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Mac OS X Lion: Launchpad Tips and Secrets

Mac OS X 10.7 Lion includes a new feature called Launchpad, an easy way to find and open your apps. In this tutorial, we'll cover some tips and tricks in working with this new technology.

Launching and Navigation

First, to open Launchpad, click its icon in the Dock or, on Macs that came with Lion pre-installed, click the dedicated Launchpad key. If you don't have one of the most recent Macs but would still like to have your own dedicated shortcut key, follow these steps:

Open your System Preferences, select the Keyboard preference pane, then click the Keyboard Shortcuts tab. Click on Launchpad & Dock, then double-click on the empty space next to Show Launchpad, on the right. Now type in the keyboard shortcut you'd like to use. If you pick one that's already in use, you'll see an alert.

An alert if shortcut is already in use

F8, one of the function keys along the top of the keyboard, is a good choice if you haven't already mapped it to something else:

Choose F8 which is normally not assigned to any other function

Launchpad is based on the app screens on iOS devices like the iPhone and iPad. Therefore, and especially if you've used those devices before, many of Launchpad's navigation and organization routines will seem pretty familiar. For example: to move between Launchpad pages, swipe left or right on your trackpad with two fingers, or use the left and right arrow keys. You can also click and hold in an empty area of the current Launchpad page and drag left or right.


To move an app's icon from one page to another, drag the icon to the edge of the current page and hold it there to "scoot" it over to the next page. Drag to the left to move it to the previous page, drag to the right to move it to the next page.

Now, you've probably noticed that every app on your computer is displayed in Launchpad, including droplets, uninstallers, Help apps, and every random thing you have downloaded, used once, and forgot to throw away. This behavior may change later but for now, it's kind of a pain. One way to clean this up a bit is to organize those apps into folders. 

To create folders within Launchpad drag one application icon onto another (again, just like in iOS). At that point, the Launchpad screen will fade and split to show you the folder's contents. To change the folder's default name, click on the name at the top of the folder screen and type in a new one:

renaming a folder

To add more items to the folder, just drag more app icons onto the folder.

Note: You can also delete apps from Launchpad by clicking and holding on an app's icon until they all start wiggling, then clicking the "X" in the upper left of the icon. However, this only works with apps that have been downloaded and installed from the Mac App Store, and doing so will completely uninstall the app from your system, not just remove it from Launchpad. As such, it's not a great solution to the problem.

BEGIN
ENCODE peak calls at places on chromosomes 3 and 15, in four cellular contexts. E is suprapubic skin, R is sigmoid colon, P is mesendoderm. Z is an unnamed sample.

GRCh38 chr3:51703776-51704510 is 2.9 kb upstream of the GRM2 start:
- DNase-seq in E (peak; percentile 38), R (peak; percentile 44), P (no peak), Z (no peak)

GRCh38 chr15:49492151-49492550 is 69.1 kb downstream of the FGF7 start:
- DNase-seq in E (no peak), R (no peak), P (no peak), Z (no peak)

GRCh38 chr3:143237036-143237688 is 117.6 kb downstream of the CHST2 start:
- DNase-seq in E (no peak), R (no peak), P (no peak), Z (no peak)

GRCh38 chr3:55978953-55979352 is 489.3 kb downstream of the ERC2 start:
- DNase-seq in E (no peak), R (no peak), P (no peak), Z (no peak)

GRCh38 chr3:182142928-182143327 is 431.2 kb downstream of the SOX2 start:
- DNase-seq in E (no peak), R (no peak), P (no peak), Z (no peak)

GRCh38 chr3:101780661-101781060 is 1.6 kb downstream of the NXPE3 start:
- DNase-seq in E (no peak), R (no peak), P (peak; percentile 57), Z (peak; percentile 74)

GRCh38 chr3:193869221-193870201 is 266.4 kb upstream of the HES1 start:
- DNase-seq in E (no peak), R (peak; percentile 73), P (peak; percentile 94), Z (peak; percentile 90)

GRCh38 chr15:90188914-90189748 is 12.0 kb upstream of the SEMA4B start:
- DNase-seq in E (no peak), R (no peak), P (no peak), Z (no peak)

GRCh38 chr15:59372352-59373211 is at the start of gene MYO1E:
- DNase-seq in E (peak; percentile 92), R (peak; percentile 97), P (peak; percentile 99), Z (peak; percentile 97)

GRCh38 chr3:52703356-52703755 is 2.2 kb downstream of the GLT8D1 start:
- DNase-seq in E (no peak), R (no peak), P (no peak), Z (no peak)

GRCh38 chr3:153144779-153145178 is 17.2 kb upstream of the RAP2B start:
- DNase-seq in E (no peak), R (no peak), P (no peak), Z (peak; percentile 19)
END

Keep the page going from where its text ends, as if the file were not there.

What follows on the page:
Now, there is a way to clear out all the apps in Launchpad and show just the ones you want, but it involves using the Terminal and altering the Launchpad database, which can be a little tricky (and dangerous) for some users. A much simpler and safer way is the donation-ware Preference Pane called Launchpad-Control, from the happy programmers at Chaosspace in Germany, which you can download here.

Once you've downloaded it, just drag the Launchpad-Control.prefPane file into the PreferencePanes folder in your system Library folder (the one at the root level of your hard drive, alongside Applications and Users). Then, open your System Preferences and click the Launchpad preference pane at the bottom of the System Preferences window.

There you can selectively hide or show any of the apps that Launchpad wants to display, or even entire pages, just by checking or unchecking the checkboxes in the list and clicking "Apply".

Show or hide Apps in Launchpad!

Launchpad-Control is a great little system add-on and well worthy of your support if you decide to use it.

And there you go: a few simple tips to help you get around Launchpad and make working with it a little easier. To learn more about Mac OS X Lion check out this tutorial-video.

Richard Lainhart

Richard Lainhart | Articles by this author

Richard Lainhart is an award-winning composer, filmmaker, and author. His compositions have been performed in the US, Europe Asia, and Australia, and recordings of his music have appeared on the Periodic Music, Vacant Lot, XI Records, Airglow Music, Tobira Records, Infrequency, VICMOD, and ExOvo labels. His animations and short films have been shown in festivals in the US, Europe, and Asia, and online at ResFest, The New Venue, The Bitscreen, and Streaming Cinema 2.0. He has authored over a dozen technical manuals for music and video hardware and software, served as Contributing Editor for Interactivity and 3D Design Magazines, and contributed to books on digital media production published by IDG, Peachpit Press, McGraw Hill, and Miller Freeman Books. Previously an Adobe Certified Expert in After Effects and Premiere, a demo artist for Adobe Systems, and co-founder of the official New York City After Effects User Group, he was, from 2000-2009, Technical Director for Total Training Productions, an innovative digital media training company based in New York and California.


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